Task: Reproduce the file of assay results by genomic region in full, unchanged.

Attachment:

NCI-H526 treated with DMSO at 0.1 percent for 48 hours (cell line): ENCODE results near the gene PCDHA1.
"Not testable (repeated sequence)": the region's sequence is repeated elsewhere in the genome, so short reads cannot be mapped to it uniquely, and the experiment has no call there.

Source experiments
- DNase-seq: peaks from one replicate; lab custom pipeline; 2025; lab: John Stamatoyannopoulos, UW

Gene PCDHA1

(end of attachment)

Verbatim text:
NCI-H526 treated with DMSO at 0.1 percent for 48 hours (cell line): ENCODE results near the gene PCDHA1.
"Not testable (repeated sequence)": the region's sequence is repeated elsewhere in the genome, so short reads cannot be mapped to it uniquely, and the experiment has no call there.

Source experiments
- DNase-seq: peaks from one replicate; lab custom pipeline; 2025; lab: John Stamatoyannopoulos, UW

Gene PCDHA1